Blaming Women Entrepreneurs
One of my favorite writers over at Forbes is talking about Why Women Are to Blame For the “Pink Ghetto” of Entrepreneurs. Don’t worry, Meghan Casserly is not really blaming women. She is, as always, defending women (which is why she’s my Intergalactic Space Hero of the week. Okay I just made that up). But she brings up a tweet from Jolie O’Dell that sure seems to be blaming women:
“Women: stop making start-ups about fashion, shopping and babies. At least for the next few years. You’re embarrassing me.”
Casserly is sympathetic, pointing out that she receives many emails on start ups from women that all focus on makeup or kids or clothes. But Casserly points out that we often tell women to do that which they are passionate or knowledgeable about. To go start a business on some challenge they have fixed in their own lives. And this very well might have something to do with fashion or raising kids. Maybe the problem is then that these businesses are not seen as “real” businesses by the rest of the community. They are looked down upon.
Many industries as soon as they gain any good number of women are considered “soft” businesses: like teaching or nursing. A century ago these were a man’s occupations and women not serious enough for them. Now we encourage women to go into these fields because they allow for a woman’s “caring” or “sensible” side, let her “give back” to the community.
Anneke Jong from Daily Muse posts a similar article where she discusses Why I (Used to) Hate Pink-Collar Startups. At first Jong reacts much like O’Dell’s tweet above (with her own tweet as well). Then realizes she is diminishing other women’s accomplishments. She points out that not every start up needs to be tech driven.
As someone in a very non-soft field (engineers have their own hardness criteria) this all continues to be very amusing to me. On the one side, the “tech” most of the folks are talking about is software. As a mechanical engineer, the software side is very soft to me (it’s in the name! I mean come on!) Also, I blogged about the lack of women at tech conferences more than a year ago after the famous TechCrunch shortage. I have yet to be invited to any tech conferences. I have also yet to be given my medal for going into a male dominated field. I’m still waiting.
The point is, I did all the right things. I went into a very “technical” and male dominated field that was supposed to be higher paying than many of the female dominated fields. Every day I had to deal with the dinosaurs and doubting men who I work with, many of whom scarily enough in the 21st century honestly think a man’s brain is better attuned to being an engineer. Maybe where I’ve failed the female community (and why I haven’t gotten my medal yet) is that I haven’t gone out and started my highly technical business yet. You know why?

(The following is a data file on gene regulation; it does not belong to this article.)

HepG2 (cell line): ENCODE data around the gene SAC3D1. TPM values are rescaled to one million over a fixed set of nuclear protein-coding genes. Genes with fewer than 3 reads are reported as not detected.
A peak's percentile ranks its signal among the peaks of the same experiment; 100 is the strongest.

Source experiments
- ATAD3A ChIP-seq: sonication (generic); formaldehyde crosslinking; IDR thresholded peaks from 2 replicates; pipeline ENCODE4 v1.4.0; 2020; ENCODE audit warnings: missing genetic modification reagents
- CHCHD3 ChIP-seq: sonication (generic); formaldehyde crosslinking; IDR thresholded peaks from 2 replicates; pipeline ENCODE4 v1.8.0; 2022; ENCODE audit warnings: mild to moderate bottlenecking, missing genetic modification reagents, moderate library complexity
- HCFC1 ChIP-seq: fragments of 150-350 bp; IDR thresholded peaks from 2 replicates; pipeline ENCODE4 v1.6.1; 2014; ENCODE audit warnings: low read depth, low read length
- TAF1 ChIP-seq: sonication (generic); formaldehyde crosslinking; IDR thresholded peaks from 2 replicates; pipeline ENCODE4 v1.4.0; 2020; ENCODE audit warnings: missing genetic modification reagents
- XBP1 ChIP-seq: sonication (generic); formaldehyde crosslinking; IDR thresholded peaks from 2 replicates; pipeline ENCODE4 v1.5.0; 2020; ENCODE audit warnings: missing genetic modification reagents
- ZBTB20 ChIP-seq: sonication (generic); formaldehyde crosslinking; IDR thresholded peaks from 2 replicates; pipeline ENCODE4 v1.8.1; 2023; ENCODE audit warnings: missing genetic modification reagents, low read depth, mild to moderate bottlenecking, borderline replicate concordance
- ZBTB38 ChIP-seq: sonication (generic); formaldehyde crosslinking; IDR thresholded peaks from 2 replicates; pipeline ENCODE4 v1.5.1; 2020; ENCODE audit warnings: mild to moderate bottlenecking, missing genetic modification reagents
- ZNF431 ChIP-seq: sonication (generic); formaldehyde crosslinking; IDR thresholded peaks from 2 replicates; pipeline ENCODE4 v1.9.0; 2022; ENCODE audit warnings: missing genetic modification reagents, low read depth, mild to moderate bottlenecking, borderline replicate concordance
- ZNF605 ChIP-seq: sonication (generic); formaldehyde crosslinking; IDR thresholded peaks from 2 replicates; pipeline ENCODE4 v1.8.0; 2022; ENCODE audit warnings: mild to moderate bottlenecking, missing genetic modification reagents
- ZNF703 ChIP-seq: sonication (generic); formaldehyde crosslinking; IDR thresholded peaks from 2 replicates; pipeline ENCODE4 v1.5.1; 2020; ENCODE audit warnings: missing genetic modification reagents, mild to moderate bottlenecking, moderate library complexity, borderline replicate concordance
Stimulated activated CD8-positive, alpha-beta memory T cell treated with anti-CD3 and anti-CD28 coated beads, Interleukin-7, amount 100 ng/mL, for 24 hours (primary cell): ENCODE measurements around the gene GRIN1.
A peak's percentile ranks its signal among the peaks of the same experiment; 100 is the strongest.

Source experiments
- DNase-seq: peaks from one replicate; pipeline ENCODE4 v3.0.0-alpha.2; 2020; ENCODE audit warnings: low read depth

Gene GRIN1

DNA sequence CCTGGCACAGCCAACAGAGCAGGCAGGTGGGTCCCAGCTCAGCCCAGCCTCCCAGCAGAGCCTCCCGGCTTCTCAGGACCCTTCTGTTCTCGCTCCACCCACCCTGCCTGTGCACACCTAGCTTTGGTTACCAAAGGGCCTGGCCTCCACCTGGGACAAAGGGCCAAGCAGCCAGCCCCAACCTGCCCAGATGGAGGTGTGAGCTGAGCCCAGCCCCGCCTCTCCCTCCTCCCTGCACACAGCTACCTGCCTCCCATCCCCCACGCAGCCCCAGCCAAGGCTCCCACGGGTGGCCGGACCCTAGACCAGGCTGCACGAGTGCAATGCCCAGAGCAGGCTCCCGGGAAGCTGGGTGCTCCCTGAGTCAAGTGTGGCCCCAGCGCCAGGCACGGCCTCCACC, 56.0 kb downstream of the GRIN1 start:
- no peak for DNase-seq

Starting a business is like getting a job. It’s more about who you know than what you know. Many of my male colleagues have networks and contacts built up within the industry. Their opinions are trusted more on technical matters than mine are. As a weird example, my male boss does not follow football any more or less than I do. But he gets comments about it all the time. People automatically assume he follows The Sports and discuss it with him. When they try to talk sports with me it’s more a test. They try to see if I watched the particular game they are discussing. I actually have to know more than a man about sports to be allowed to discuss sports. Same is true for engineering or any technical proficiency. Men have networks built up and have a serious playing field advantage here.
So if women feel confident in their ability to sell children’s books or whatever than I commend them. I say if there’s something you see a need for that you are passionate and confident about than go do that. Men may question women’s heads for business but they don’t often question their knowledge of makeup. Women are assumed to have an automatic superior knowledge in these areas even if they have never worn makeup in their lives. Women, you know what I am talking about. So I’m still waiting for my gold star for being a female engineer. And tech conferences you can invite me anytime to be a speaker. If I don’t hear anything I’m going to guess you found a guy who can talk about The Sports better than me.